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Xander Berkeley - GREAT British Film Reception to honor the British nominees of the 85th Annual Academy Awards at British Consul General’s Residence - Los Angeles, California, United States - Friday 22nd February 2013

Xander Berkeley
Xander Berkeley
Xander Berkeley

Xander Berkeley and Sarah Clarke - Xander Berkeley and wife Actress Sarah Clarke Tuesday 14th February 2012 Opening Night of Harry Potter Parody, 'Potted Potter: The Unauthorized Harry Experience' at the Panasonic Theatre - Arrivals

Xander Berkeley and Sarah Clarke
Xander Berkeley and Sarah Clarke
Xander Berkeley and Sarah Clarke
Xander Berkeley

Xander Berkeley and Sarah Clarke - Xander Berkeley and Sarah Clarke Tuesday 14th February 2012 Potted Potter: The Unauthorized Harry Experience – A Parody by Dan and Jeff opening night at the Panasonic Theatre.

Xander Berkeley and Sarah Clarke
Xander Berkeley and Sarah Clarke

Xander Berkley and Cartoon Network - Xander Berkley and his daughter Los Angeles, California - The 'Unnatural History' Cartoon Network World Premiere - Arrivals Saturday 12th June 2010

Xander Berkley and Cartoon Network
Xander Berkley and Cartoon Network

Xander Berkeley and Sarah Clarke - Xander Berkeley and Sarah Clarke Los Angeles, California - attends the TV show '24' series finale party at Boulevard3 Thursday 1st January 1970

Xander Berkeley and Sarah Clarke
Xander Berkeley and Sarah Clarke

Xander Berkeley and Sarah Clarke - Xander Berkeley & Sarah Clarke Los Angeles, California - 24 end of series party at Boulevard3 Friday 30th April 2010

Xander Berkeley and Sarah Clarke
Xander Berkeley and Sarah Clarke
Xander Berkeley and Sarah Clarke
Xander Berkeley
Xander Berkeley

Xander Berkley Tuesday 13th April 2010 The Los Angeles Premiere of 'Kick-Ass' held at the ArcLight Dome Theatre Los Angeles, California

Xander Berkley

Sarah Clarke and Xander Berkeley - Sarah Clarke, Xander Berkeley Lincoln square New York City, USA - The world premiere of Year One at AMC Monday 15th June 2009

Sarah Clarke and Xander Berkeley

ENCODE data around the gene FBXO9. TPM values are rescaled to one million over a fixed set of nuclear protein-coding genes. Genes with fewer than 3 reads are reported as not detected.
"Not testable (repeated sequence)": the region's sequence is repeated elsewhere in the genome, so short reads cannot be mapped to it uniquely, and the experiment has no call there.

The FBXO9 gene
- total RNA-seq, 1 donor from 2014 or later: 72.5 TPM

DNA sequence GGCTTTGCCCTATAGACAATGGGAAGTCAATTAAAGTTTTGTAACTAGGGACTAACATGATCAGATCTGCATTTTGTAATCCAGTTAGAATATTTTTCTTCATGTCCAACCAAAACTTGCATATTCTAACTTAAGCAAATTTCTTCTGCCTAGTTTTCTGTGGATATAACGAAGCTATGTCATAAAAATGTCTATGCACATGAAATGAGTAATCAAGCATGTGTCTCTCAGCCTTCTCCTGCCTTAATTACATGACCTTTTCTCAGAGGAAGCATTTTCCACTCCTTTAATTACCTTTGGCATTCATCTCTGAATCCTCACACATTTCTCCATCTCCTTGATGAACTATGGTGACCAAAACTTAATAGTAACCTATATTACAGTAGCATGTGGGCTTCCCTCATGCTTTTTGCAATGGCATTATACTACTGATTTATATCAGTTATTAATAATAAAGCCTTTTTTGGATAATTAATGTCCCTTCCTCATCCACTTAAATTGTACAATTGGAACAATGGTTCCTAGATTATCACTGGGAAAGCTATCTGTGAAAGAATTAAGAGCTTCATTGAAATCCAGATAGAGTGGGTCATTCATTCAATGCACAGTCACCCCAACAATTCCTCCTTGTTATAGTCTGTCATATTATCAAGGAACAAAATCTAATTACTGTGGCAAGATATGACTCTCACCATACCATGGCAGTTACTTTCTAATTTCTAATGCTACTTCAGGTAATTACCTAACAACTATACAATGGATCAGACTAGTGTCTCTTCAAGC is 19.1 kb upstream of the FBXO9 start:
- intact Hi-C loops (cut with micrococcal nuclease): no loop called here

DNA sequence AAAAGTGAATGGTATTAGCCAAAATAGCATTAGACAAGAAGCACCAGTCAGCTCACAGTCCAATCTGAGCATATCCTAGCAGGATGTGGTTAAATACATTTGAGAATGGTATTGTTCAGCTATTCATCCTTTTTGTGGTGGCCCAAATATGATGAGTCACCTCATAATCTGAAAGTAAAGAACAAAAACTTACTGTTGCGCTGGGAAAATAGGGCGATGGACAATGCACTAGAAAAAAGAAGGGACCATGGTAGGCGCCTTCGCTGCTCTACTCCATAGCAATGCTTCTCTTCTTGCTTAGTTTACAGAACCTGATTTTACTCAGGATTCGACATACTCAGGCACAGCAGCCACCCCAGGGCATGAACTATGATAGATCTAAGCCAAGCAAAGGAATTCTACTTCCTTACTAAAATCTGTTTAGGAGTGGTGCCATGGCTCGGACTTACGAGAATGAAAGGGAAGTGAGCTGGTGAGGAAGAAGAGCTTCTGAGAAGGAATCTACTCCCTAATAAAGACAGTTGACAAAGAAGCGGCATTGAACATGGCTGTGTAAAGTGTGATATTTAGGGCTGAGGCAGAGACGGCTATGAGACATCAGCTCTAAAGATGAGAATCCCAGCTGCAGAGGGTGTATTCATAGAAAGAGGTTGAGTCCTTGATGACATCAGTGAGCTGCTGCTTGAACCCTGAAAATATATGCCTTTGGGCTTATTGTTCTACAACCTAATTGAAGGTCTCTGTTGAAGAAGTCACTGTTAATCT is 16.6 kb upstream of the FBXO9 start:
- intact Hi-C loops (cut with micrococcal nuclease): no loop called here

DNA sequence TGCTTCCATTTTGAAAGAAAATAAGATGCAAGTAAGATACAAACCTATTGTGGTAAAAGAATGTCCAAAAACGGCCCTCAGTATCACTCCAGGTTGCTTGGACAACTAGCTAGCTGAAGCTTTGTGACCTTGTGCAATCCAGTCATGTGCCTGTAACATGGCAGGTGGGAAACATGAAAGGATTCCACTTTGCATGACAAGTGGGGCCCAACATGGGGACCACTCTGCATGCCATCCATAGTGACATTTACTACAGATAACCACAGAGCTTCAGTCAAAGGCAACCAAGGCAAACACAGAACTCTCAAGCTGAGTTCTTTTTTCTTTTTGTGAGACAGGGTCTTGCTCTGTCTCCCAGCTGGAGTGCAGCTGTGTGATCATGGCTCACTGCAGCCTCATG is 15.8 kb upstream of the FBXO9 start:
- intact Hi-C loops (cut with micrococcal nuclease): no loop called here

Sarah Clarke and Xander Berkeley

Xander Berkley Thursday 23rd April 2009 Champagne Launch of BritWeek 2009 at the Consul General's Official Residence Los Angeles, California

Xander Berkley
Sarah Clarke and Xander Berkley
Xander Berkley

Taken Review


OK
Of all the men you would expect to tear through Europe to save his daughter, leaving a trail of dead like Jonestown in his wake, Liam Neeson would be relatively low on the list, coming in somewhere between Chevy Chase and Zero Mostel. Neeson has always been known for playing men of impassioned rhetoric, guys whose tongues are more powerful than their physical prowess. So, watching the man who played Alfred Kinsey, Jean Valjean, and Michael Collins take two large nails and slam them into a another man's thighs before connecting jumper cables to said nails might leave a viewer understandably flabbergasted.

This is just one of the actions taken by Bryan Mills (Neeson) when he receives a call from his daughter (Maggie Grace) as she is being kidnapped by Albanian sex-traffickers while on vacation in France. An ex-CIA man, Mills uses a few decades worth of weapons knowledge, intelligence training, and fighting styles to basically purge France of any and all Albanian abducters to find his sugarplum and return her to the loving arms of his ex-wife (Famke Janssen) and her absurdly rich second husband (Xander Berkeley).

Continue reading: Taken Review

Walker Review


Excellent
Following his one-two punch of cultic cinema, Repo Man and Sid & Nancy, director Alex Cox went on to make two more films that consecrated his reputation as, well, a malcontent. It was 1987 and Cox's latest film, Straight to Hell, was universally panned, not completely unfairly. But just five months later, Cox returned with Walker, an equally-batty spectacle built on the last years of the late-19th-century soldier-of-fortune William Walker and his conquest of Nicaragua. Given only a paltry release in December '87, Cox's film maudit was banished to the realm of VHS for two decades before Criterion took an interest and decked it out with all the trimmings.